I know my next blog is supposed to be about when Darlene and John rescued me from The Cat House, and brought me to their tiny home in Sparks. I have no valid excuse for taking so long to write it, and will not bore you with the details of my malaise. After what should have been days but has dragged into weeks, here is what I have so far:
Sparks, Mark Espinoza, Mom-Mom and Phil
Zach and I woke up living in The Cat House in Reno, and went to bed all moved into his nanny Darlene’s house in Sparks. They had a small one floor home down the street from The Plantation Casino. The house was separated from Interstate 80 by chain link fence running along the highway, and a small road and tiny yard. You could hear the cars all day and night. Just to the right of the highway sat Reno Airport, and the racket from jet engines roaring was deafening. Just like any noise, after a while you got used to it; but we would have to pause movies, stop conversations, or turn the music or television all the way up when airplanes flew overhead and semis hastened down the freeway.
The house was a small ranch, with a living room, guest room, kitchen, bedroom and bathroom. Darlene gave Zach and I the guest room, which was really her son Phil’s room when he came to visit. There was no bed in there, so I got the floor and Zach, who had slept in the king size bed at The Cat House with me, was back in the playpen. Darlene’s nineteen year old, Joe, slept in the trailer in the backyard.
From the moment we met, Darlene and I bonded instantly. She was only nine years older than I, but she had that mother persona that some people are just born with, so of course she was motherly towards me and Zachary. She hated that anyone would consider her motherly though. She still wanted to be considered a young, hip biker chick, which she had been, but those days were long behind her. Now she was a legally blind, tired mother to two maladjusted boys, and struggling to make it through each day, while her husband went gallivanting around town with his friends, male and female alike.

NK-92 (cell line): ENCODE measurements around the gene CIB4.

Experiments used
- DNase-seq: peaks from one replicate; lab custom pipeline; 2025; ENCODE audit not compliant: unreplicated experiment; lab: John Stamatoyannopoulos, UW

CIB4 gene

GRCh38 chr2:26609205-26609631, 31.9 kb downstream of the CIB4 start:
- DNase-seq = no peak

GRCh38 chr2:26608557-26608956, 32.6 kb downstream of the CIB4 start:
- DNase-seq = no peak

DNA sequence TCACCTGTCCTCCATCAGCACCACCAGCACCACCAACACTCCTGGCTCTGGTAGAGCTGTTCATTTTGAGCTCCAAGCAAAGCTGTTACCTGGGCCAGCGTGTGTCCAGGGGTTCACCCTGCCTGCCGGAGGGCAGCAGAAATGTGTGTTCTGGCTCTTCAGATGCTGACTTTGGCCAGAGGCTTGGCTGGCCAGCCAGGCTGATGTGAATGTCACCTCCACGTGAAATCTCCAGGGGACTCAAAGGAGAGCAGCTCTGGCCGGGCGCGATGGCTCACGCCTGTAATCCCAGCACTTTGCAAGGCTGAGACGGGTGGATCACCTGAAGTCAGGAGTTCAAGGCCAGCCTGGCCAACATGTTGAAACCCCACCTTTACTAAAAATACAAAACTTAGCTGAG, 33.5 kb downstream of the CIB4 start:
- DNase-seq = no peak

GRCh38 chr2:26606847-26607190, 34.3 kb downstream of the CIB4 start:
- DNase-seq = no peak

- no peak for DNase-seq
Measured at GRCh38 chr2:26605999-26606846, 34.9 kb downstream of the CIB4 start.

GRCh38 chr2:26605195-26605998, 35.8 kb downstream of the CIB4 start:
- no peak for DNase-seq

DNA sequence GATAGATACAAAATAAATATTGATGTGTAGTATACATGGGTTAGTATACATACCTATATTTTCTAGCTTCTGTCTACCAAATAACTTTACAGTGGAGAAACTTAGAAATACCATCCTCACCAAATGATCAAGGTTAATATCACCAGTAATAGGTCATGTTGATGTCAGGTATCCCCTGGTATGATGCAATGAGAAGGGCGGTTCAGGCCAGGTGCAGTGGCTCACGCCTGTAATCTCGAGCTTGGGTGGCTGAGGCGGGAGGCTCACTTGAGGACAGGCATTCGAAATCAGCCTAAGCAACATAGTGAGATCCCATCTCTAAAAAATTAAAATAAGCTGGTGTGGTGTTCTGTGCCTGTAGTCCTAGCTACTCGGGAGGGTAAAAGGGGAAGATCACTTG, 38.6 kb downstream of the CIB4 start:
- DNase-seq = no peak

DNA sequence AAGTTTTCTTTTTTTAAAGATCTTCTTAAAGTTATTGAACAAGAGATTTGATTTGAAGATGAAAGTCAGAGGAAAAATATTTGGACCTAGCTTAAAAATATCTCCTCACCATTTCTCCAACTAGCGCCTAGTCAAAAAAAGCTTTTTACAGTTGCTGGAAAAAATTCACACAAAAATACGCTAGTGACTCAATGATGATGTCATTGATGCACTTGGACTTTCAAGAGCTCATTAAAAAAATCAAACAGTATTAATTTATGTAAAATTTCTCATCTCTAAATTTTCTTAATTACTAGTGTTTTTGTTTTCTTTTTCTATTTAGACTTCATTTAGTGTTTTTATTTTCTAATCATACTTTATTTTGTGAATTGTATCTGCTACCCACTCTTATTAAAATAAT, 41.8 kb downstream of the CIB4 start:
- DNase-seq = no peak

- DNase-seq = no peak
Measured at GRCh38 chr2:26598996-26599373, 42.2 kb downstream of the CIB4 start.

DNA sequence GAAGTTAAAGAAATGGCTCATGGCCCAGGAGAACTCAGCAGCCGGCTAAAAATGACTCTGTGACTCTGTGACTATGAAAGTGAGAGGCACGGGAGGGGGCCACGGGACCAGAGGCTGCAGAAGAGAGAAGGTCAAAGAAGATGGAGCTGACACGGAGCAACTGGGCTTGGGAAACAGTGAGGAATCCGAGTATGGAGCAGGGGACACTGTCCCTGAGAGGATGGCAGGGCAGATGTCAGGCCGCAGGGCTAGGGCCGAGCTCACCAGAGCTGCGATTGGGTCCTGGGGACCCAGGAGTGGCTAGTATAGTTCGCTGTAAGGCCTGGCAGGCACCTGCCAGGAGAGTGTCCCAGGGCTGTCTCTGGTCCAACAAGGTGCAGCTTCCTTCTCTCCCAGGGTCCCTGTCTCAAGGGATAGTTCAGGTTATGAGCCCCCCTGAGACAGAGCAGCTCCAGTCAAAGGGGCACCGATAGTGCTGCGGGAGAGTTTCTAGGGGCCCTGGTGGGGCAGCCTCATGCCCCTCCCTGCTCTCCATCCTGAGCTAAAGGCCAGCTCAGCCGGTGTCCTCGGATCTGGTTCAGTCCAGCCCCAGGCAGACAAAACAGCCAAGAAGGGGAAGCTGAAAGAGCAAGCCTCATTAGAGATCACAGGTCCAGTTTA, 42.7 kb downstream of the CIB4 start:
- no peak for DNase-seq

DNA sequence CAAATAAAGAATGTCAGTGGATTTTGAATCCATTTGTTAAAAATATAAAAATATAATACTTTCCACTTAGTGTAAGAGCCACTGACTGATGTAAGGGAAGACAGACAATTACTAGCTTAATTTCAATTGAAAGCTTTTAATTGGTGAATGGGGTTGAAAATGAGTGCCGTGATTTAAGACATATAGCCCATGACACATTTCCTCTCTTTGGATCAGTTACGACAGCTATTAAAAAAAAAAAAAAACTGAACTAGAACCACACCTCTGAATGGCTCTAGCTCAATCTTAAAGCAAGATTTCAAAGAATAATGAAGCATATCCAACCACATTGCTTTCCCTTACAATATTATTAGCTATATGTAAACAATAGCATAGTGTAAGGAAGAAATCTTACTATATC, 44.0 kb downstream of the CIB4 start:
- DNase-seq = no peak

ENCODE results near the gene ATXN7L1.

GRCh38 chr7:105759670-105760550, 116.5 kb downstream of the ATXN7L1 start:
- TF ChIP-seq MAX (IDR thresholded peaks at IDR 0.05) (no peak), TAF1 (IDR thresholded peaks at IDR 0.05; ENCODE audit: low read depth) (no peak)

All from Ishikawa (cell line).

I was going to work on it and hopefully finish this chapter of the travails of Meg this weekend, but I came across something I wrote last year that I wanted to share with you, about what my kids and I experienced on September 11, 2001. I know that you each have your own stories of that day. The entire country went through a tragedy akin to losing a loved one, as of course thousands actually did. For those of us living in the Northeast, the loss was palpable and instant and terrifying.
After the towers went down, there was a period of time when we all truly pulled together as a nation. They say that is what people remember most about that time. I remember it, and it was like the rose on the grave, special and beautiful and sad. I would like to share this little piece about that horrific day with you, and hope that you will comment with your stories. I think we need to pull together again.